House Prices and Consumption
I study the consumption responses of heterogeneous households following changes in both house prices and interest rates. I show the common assumption that household period utility is separable in housing and consumption can be consistent with the observed co-movement between these two series only in the absence of housing transaction costs. When these costs are introduced into dynamic stochastic general equilibrium (DSGE) models characterized by separable preferences, consumption no longer increases after a rise in house prices. As it is well known, transaction costs are an important ingredient in house sales. I address this issue by developing a model that allows for non-separable preferences in housing and consumption alongside housing transaction costs. The results of my model closely match the aggregate data. Furthermore, it predicts that credit-constrained households will be substantially more responsive to changes in both house prices and interest rates than unconstrained households. Following a rise in house prices, consumption among constrained households increases by far more than the consumption of unconstrained households. Following a rise in interest rates, constrained households' consumption falls by more than that of unconstrained households. I trace this differing responsiveness in consumption to the house loan-to-value ratio of credit-constrained households. Higher loan-to-value ratios imply larger differences in their elasticity of response relative to unconstrained households. I also find that these differences widen with the degree of complementarity between housing and consumption. These predictions of my model are confirmed by household data from the Consumer Expenditure Surveys.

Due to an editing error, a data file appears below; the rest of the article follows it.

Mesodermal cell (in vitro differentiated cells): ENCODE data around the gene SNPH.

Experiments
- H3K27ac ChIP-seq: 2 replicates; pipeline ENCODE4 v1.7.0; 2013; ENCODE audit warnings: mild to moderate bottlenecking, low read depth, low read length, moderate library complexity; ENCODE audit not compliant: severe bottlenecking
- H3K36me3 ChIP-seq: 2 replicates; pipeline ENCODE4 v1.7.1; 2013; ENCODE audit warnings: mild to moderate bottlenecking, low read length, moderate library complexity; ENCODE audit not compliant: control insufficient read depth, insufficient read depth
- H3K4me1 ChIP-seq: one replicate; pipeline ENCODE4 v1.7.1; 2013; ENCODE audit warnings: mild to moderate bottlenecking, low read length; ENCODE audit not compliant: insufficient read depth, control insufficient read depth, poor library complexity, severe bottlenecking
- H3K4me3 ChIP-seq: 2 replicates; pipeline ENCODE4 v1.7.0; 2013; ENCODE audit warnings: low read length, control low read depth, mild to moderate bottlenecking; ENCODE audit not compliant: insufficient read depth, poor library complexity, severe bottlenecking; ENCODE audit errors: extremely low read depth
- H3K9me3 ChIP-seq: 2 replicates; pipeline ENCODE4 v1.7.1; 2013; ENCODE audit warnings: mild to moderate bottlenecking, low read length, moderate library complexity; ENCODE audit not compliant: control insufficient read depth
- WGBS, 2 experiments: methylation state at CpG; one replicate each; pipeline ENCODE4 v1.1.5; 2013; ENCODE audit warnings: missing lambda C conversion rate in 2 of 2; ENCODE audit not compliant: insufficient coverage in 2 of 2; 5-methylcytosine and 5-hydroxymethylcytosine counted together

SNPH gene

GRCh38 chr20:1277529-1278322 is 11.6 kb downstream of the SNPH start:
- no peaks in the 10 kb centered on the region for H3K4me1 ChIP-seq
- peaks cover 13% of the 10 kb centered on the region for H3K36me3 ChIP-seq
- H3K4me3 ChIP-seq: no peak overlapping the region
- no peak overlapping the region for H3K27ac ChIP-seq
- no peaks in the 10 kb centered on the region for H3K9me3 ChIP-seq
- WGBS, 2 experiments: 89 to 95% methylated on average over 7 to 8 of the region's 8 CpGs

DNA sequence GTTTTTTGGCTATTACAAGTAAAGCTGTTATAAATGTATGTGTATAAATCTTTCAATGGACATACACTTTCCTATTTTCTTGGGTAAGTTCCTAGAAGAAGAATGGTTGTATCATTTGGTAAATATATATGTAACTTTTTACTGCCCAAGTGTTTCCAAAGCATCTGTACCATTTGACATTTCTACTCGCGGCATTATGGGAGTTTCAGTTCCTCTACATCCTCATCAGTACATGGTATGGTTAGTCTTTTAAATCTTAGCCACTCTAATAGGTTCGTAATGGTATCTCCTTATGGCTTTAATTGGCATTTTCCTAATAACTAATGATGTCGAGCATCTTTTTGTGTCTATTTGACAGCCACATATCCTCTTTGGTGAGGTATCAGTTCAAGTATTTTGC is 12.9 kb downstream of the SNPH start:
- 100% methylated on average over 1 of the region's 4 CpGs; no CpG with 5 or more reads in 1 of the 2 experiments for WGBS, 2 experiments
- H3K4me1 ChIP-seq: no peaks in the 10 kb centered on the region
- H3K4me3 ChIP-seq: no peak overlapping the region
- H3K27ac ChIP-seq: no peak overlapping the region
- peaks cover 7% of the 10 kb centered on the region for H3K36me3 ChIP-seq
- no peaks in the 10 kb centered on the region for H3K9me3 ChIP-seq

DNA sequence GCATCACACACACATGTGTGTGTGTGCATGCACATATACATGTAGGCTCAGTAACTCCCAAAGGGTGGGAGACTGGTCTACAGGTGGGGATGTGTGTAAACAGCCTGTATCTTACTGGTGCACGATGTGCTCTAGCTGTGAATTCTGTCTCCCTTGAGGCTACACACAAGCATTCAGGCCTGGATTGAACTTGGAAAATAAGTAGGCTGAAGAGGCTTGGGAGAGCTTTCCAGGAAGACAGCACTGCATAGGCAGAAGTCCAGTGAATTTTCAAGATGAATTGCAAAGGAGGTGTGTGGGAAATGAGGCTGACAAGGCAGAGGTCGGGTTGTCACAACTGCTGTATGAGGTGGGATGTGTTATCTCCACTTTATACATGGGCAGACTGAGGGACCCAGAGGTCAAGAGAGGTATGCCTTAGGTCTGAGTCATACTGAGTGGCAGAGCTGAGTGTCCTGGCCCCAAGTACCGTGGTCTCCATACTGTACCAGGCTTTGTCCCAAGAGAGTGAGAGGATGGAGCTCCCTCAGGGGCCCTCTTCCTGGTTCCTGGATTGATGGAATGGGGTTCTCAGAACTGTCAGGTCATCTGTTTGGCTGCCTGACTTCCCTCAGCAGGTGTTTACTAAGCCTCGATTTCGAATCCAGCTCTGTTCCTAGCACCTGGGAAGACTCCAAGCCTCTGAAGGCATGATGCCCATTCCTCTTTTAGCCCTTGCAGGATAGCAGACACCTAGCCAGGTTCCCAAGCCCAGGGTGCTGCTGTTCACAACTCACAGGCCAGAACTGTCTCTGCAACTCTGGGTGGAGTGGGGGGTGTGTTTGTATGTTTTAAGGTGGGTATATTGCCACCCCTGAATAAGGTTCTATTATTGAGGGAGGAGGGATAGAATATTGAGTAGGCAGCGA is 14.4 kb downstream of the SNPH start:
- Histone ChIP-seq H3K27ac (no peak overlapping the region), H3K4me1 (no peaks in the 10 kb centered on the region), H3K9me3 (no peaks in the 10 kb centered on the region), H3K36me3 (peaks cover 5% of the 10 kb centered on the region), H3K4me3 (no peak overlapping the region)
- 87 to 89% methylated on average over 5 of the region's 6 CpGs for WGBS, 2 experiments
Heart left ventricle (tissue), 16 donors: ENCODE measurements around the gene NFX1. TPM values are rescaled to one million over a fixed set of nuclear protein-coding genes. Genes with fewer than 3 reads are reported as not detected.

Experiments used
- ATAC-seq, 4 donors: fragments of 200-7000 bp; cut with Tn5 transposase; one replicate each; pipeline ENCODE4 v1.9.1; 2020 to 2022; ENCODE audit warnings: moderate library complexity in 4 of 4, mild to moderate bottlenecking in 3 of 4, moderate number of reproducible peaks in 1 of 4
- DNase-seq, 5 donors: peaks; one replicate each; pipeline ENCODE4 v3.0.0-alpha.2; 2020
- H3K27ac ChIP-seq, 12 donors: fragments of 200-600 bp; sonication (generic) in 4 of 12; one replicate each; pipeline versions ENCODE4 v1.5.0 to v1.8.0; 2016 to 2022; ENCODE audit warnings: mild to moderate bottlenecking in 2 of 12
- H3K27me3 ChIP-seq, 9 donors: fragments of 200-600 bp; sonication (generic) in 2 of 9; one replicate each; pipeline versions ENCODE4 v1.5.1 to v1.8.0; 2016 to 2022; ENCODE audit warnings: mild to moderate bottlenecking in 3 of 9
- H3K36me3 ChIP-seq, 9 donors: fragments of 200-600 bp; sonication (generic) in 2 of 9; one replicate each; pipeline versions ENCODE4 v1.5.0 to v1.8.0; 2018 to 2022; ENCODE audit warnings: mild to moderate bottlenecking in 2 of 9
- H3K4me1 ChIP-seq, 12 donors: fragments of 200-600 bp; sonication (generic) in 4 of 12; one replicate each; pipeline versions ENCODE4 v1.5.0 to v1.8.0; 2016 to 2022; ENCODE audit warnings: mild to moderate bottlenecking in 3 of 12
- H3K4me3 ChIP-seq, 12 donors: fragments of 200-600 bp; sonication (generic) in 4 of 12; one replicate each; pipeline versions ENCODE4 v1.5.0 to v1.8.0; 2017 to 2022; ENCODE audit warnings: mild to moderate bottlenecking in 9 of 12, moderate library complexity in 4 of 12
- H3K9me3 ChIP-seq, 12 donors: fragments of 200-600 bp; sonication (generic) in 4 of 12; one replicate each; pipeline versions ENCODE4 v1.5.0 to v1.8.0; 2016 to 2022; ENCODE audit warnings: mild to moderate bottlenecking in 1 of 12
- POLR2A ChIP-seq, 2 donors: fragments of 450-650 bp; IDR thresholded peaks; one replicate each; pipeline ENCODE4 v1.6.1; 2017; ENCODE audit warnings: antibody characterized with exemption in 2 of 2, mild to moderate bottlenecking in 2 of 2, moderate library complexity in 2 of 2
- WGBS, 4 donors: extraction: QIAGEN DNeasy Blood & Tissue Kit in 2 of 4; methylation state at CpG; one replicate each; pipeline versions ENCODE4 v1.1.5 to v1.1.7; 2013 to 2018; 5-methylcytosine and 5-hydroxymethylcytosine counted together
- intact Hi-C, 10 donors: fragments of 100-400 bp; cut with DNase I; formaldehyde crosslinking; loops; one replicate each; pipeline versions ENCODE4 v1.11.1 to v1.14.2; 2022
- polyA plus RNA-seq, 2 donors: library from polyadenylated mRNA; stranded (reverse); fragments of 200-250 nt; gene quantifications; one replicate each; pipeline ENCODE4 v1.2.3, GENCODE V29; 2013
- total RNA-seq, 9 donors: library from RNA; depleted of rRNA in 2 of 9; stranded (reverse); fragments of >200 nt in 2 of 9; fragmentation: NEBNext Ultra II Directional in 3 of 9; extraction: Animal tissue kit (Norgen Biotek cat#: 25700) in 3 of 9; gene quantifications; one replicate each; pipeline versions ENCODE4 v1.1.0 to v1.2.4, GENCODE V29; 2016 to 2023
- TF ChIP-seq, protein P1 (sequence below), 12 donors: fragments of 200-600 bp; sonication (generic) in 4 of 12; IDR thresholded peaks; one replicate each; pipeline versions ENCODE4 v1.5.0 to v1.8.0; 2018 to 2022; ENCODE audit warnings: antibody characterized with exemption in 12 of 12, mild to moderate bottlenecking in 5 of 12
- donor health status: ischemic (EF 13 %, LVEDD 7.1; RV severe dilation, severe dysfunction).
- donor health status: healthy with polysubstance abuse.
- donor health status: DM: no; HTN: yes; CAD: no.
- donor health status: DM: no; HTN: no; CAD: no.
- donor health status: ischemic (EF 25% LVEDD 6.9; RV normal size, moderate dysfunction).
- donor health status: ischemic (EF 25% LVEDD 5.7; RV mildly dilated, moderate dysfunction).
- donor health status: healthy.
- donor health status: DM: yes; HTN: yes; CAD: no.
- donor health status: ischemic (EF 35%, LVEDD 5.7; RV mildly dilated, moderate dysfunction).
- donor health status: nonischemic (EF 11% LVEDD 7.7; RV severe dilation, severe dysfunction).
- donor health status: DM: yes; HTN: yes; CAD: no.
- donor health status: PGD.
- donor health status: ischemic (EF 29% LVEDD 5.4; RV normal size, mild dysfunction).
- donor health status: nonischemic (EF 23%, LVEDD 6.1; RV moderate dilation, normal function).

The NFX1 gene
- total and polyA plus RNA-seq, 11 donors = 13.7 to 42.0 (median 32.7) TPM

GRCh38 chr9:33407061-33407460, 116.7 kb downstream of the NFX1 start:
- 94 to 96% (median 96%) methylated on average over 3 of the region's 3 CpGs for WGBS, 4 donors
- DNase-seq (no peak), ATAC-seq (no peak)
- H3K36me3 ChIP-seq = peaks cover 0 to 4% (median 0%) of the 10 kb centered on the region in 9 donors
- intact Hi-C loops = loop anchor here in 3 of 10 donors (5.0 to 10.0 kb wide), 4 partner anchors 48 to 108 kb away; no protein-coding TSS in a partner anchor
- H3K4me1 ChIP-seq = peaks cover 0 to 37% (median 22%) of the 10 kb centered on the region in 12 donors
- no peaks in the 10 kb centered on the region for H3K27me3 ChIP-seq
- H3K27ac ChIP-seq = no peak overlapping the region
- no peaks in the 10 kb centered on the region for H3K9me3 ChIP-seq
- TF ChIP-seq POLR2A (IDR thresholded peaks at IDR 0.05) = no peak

|Date of creation:||28 Nov 2010|
|Date of revision:|
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